By Sam Gazdziak, Senior Editor
Bacon’s popularity in the foodservice arena goes far beyond the breakfast sector.
Whether as a side item or added to a biscuit sandwich, bacon remains a breakfast staple in the foodservice industry. Certainly, when it comes to eggs or pancakes, it’s hard to imagine a more perfect protein companion. However, the foodservice industry has successfully added bacon to lunch and dinner items as well, showing just how versatile it can be. None of that development would have happened if bacon wasn’t such a popular product, of course.
“About 34 percent of all Americans eat bacon on a regular basis,” or at least once every two weeks, says Harry Balzer, vice president of The NPD Group, a marketing research firm. That number has remained fairly stable for the last couple of years, he adds.
At home, 71 percent of bacon is consumed at breakfast, Balzer notes, and that is the exact same percentage it was 20 years ago. “If it’s going to occur outside of breakfast, it’s going to occur at dinner time,” he adds. That trend does not necessarily hold true in the foodservice industry, however.
“Clearly, foodservice has benefited from the introduction of cold sandwiches at lunch time over the last 20 years,” Balzer says, pointing out the rise of Subway, Quizno’s, Panera Bread Co. and other sandwich shops.
Foodservice operators in the quick-service restaurant are certainly counting on bacon to drive sales. Quizno’s menu, for example, features seven sub sandwiches that include bacon, including its newest item, the Baja Chicken sub. That sub includes chicken, bacon, cheddar cheese, fresh cilantro and sweet and smoky Baja sauce. Two of Subway’s toasted subs also feature bacon as an ingredient.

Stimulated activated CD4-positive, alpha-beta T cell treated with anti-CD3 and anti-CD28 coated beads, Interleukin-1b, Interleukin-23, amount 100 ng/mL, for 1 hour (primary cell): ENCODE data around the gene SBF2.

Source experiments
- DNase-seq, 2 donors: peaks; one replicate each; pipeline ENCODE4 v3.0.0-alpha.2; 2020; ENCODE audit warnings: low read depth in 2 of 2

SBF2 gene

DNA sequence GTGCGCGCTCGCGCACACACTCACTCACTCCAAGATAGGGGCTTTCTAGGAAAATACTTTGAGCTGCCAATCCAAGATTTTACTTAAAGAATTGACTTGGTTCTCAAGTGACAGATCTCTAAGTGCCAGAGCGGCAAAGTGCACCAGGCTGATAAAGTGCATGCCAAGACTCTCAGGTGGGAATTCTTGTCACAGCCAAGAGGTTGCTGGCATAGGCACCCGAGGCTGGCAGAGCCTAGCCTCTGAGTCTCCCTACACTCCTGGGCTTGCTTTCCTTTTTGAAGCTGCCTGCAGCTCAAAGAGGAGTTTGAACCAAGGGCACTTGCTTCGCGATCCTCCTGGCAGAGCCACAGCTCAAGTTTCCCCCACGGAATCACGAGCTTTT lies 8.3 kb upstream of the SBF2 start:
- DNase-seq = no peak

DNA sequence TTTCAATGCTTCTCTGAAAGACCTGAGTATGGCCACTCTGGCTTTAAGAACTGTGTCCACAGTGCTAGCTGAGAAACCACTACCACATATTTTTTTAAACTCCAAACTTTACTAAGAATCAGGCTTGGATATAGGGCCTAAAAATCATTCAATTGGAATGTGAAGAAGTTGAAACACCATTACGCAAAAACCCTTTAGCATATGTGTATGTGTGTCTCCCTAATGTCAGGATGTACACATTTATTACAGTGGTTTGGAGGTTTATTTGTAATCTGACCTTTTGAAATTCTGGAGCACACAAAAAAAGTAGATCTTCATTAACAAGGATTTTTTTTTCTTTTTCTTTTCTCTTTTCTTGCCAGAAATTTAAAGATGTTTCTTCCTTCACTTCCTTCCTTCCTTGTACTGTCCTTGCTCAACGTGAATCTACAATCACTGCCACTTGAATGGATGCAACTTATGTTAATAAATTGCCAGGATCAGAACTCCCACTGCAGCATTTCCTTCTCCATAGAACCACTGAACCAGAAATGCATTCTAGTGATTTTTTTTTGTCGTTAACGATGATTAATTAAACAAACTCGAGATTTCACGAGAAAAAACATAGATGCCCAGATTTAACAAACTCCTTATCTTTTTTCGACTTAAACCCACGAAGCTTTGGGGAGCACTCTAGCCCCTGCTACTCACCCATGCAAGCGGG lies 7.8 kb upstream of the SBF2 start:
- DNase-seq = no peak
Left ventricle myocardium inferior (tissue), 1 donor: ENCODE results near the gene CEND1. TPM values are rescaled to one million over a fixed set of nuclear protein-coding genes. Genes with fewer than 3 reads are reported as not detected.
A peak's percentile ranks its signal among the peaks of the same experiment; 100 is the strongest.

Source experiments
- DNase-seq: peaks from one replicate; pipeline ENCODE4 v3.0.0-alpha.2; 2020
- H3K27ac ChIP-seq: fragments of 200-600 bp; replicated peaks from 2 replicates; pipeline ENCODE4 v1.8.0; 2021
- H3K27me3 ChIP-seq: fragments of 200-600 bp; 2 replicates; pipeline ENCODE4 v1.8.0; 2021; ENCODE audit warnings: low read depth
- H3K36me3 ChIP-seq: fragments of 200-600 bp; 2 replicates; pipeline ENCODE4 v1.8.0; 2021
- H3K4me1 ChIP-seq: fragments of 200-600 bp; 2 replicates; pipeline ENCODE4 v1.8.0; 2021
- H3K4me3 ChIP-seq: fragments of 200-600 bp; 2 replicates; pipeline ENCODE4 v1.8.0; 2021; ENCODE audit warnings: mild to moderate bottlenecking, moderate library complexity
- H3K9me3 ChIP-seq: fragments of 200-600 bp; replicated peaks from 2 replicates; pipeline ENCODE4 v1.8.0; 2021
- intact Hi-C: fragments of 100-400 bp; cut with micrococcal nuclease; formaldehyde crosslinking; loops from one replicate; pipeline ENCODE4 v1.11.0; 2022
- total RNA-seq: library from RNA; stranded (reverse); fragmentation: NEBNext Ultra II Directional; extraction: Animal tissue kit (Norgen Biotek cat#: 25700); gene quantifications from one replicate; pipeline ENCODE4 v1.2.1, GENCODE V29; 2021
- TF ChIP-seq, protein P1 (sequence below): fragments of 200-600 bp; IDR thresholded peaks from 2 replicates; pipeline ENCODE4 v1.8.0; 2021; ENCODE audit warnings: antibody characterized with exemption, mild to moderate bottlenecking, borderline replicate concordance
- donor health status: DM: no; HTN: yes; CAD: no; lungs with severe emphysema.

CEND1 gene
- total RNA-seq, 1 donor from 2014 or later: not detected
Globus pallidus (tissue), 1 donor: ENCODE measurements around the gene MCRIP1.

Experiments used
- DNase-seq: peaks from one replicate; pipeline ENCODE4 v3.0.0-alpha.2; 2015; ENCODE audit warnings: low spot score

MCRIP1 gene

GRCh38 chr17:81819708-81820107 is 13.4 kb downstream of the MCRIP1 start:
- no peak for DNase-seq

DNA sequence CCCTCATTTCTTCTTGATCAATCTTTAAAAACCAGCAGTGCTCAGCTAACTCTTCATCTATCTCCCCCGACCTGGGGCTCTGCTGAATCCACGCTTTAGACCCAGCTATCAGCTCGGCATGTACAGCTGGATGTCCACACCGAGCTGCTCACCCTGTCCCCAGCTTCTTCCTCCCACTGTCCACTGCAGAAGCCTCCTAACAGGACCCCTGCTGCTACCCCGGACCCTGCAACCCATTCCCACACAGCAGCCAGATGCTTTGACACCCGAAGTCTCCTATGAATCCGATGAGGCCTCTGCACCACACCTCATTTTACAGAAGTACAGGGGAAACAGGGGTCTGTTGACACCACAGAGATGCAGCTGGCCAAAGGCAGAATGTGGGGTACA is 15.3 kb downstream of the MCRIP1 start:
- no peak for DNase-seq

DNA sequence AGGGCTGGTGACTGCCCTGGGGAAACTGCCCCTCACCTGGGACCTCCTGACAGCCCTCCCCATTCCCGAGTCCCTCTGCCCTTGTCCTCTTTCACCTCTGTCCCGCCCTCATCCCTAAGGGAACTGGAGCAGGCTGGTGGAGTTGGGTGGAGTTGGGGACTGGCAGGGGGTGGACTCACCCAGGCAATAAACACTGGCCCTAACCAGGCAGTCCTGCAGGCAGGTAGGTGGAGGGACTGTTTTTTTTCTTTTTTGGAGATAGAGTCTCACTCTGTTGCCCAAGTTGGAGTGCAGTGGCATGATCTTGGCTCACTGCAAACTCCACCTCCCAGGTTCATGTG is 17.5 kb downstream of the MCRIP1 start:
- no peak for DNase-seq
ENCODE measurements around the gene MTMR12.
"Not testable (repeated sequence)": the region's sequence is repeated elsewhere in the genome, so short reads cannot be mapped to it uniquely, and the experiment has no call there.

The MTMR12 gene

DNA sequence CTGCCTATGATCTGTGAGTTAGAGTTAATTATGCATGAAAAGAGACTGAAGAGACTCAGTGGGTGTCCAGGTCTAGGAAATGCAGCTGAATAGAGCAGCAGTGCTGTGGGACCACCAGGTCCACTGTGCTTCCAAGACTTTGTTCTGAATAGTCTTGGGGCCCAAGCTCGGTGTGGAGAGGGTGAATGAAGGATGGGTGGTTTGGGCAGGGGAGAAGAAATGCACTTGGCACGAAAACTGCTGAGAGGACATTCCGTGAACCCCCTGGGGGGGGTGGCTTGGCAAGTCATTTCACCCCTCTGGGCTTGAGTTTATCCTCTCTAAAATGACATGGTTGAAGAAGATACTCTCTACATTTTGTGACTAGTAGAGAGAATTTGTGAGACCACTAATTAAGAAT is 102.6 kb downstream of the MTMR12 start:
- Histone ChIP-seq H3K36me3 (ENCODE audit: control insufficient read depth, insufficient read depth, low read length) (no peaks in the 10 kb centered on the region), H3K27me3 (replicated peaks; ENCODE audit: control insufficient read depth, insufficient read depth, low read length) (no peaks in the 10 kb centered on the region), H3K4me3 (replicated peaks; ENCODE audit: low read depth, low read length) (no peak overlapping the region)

The usage goes far beyond sandwich shops. Bacon has been a staple ingredient of many hamburger chains. Wendy’s latest burger offering has been dubbed “The Baconator”, and features six strips of hickory-smoked bacon on top of two quarter-pound burger patties and two slices of cheese. Burger King’s BK Stacker sandwich, which was introduced last year, can be built with up to four hamburger patties and eight strips of bacon.
Naturally, bacon is still the meat of choice on the breakfast menu. Hardee’s, which had a successful run with its meat-loaded Monster Thickburger a few years ago, reincarnated the concept this year in the form of a Monster Biscuit, which includes three half-strips of bacon, not to mention a sausage patty and four slices of shaved ham.
Outside of the QSR industry, bacon remains a popular item. Chili’s, for example, has incorporated it into almost every facet of the menu, from appetizers and salads to the main course. The Mesquite Chicken Salad and Boneless Buffalo Salad have applewood-smoked bacon among the chicken, greens and other ingredients. Several of the restaurant’s fajita and chicken entrees use bacon, not to mention many of its burger and sandwich offerings.
California Pizza Kitchen uses bacon as an ingredient for its BLT Pizza, naturally, but it also includes bacon in its California Club and Jamaican Jerk Chicken pizzas. Balzer says that although bacon tends to be slightly more adult-oriented and male-oriented, it is consumed by just about everybody.
“Men are 7 percent more likely to eat bacon than the average American, and women are 4 percent more likely, and children, whom I didn’t think would even be in the market, are only 17 percent less likely,” he adds.